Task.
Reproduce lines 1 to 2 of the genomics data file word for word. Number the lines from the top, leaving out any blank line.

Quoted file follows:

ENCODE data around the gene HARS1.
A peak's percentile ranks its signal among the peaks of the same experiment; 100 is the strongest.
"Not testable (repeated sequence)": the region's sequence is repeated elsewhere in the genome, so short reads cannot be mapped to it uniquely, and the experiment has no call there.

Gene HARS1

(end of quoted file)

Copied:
ENCODE data around the gene HARS1.
A peak's percentile ranks its signal among the peaks of the same experiment; 100 is the strongest.